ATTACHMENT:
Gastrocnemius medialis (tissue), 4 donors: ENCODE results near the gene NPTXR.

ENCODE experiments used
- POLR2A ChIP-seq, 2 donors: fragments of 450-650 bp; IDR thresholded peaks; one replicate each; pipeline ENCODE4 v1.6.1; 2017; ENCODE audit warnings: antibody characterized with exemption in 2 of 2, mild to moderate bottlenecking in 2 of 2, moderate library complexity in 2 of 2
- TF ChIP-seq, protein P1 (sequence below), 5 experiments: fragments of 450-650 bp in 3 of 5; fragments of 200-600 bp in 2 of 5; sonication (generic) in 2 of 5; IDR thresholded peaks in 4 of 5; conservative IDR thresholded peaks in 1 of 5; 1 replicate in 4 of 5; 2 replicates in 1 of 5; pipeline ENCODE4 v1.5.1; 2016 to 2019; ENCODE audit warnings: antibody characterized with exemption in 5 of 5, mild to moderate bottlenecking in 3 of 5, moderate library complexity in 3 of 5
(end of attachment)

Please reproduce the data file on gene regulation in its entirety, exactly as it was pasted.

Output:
Gastrocnemius medialis (tissue), 4 donors: ENCODE results near the gene NPTXR.

ENCODE experiments used
- POLR2A ChIP-seq, 2 donors: fragments of 450-650 bp; IDR thresholded peaks; one replicate each; pipeline ENCODE4 v1.6.1; 2017; ENCODE audit warnings: antibody characterized with exemption in 2 of 2, mild to moderate bottlenecking in 2 of 2, moderate library complexity in 2 of 2
- TF ChIP-seq, protein P1 (sequence below), 5 experiments: fragments of 450-650 bp in 3 of 5; fragments of 200-600 bp in 2 of 5; sonication (generic) in 2 of 5; IDR thresholded peaks in 4 of 5; conservative IDR thresholded peaks in 1 of 5; 1 replicate in 4 of 5; 2 replicates in 1 of 5; pipeline ENCODE4 v1.5.1; 2016 to 2019; ENCODE audit warnings: antibody characterized with exemption in 5 of 5, mild to moderate bottlenecking in 3 of 5, moderate library complexity in 3 of 5